If you want to re-consider an abrasive saw. Try using a different blade. I used to use the relatively cheap home depot blades but now use Walter. The Walter cuts straighter and isn't as sensitive to pressure when it comes to kerf width. Abrasive saws melt through materials and as you cut, the more pressure, the more heat, the wider the kerf. Spend a bit more on the blade.
                  Con Fuse!
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                  • #10
                    Abrasive saws are old school, I've got a Hitachi dry cut saw and I love it. I've had no problems with the clampin' system on the Hitachi and I've been using it for about 4 years now. The cost of runnin' a dry cut saw seems the cost more, but if you let the blade do all the cutting the **** thing lasts well past a abrasive blades. You just got to shop around for a good price on blades. I was payin' $100 of one Evoluion blade and now I'm payin' $50 of an Avenger blade from Dillion Supply Company in NC.

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                    • #11
                      I'm possibly in the market for a dry cut saw..

                      I was wanting a water cooled saw but one of these might do the trick.

                      Which is better, Milwaukee or Evolution? Both seem to be in my price range.

                      What about the slider miter dry saws? Would one of those work better than say a Milwaukee 6190-20.

                      I'm just tired of cleaning the burrs off when using my abrasive wheel chop saw. I'm wanting cleaner cuts for tig welding, am I looking it the right direction?

                      Thanks for your time,
                      Dk
                      http://www.dkGoodrich.com
                      EFI Tuning Solutions
                      106lb/min 11k RPM 1.8l

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                      • #12


                        the quality of cuts on the 6190 are great, see above. just the clamp sucks for critical work. I usually run a flap disc over the tubing after cutting it just to better prep the weld joint. Otherwise, you can just cut and weld, especially for mig or stick.



                        I get these blades sharpened so many times ive lost track. I initially bought 4 72 tooth blades and one 90T blade 5 years ago. off ebay for about $75 on average each. Im down to 2 72t blades due to ruining blades or knocking too many teeth to make it cost effective to replace them. I still have the 90t blade. that wasnt worth the purchase. the 72 blades cut everything just fine.
                        Last edited by jimmy_pop; 05-10-2011, 08:31 AM.
                        5x10 Bluco Fixture Table
                        Cincinnati shear 10'x1/4"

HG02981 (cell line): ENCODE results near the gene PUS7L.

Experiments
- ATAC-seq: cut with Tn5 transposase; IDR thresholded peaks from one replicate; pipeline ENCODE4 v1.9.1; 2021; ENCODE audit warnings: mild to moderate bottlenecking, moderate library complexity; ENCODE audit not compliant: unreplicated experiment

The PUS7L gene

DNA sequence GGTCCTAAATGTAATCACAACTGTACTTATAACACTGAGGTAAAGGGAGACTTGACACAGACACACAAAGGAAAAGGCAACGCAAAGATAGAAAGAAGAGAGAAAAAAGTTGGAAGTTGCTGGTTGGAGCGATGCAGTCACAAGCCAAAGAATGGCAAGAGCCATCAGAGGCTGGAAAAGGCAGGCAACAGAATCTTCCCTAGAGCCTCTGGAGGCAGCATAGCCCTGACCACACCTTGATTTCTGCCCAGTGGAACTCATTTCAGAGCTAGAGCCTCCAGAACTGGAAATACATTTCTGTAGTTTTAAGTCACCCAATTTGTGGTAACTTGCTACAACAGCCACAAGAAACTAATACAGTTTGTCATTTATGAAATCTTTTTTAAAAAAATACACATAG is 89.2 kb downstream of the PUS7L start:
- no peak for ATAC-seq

'11 Lincoln Power Mig 216
                        '10 Syncro200 TIG runner
                        Scotchman CPO 350 LT cold saw w/ AMS

                        Comment


                        • #13
                          slider miter saws

                          A sliding miter saw with not work was a dry cuttin' metal saw. You'll just burn up the motor. Plus, you don't want that much movement in cuttin' zone. If that blade bites when cuttin' your goin to be in trouble.

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                          • #14
                            If you need a quality cold saw, then HABERLE is for you.

                            These are fabulous saws with premium quality vises, self contained coolant systems, quality German made machinery. The saws at my buddy's shop will be around long after we're all gone. My personal opinion is this is the best money can buy. By the way there are no issues with clamping and making precision cuts.

                            Home Page link: http://www.haberleusa.com/home.html

                            Metal Cutting Cold Saw link: http://www.haberleusa.com/metalcuttingcoldsaws.html
                            Scroll down to access the product line, videos, and online literature.


                            Truly Impressive machinery!

                            HAWK

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                            • #15
                              The only two I've personally seen used a LOT are Makita and Dewalt. I've seen both of those saws beat like a rented mule for several years in heavy construction use and they just keep on ticking.
                              I know of a Dewalt that was abused between 6 and 10 hours a day for over 4 years, 6 days/week. It looked like it was dredged up from the wreck of the Titanic but cut like new when I left the job.


                              J
                              Some days you eat the bear. And some days the bear eats you.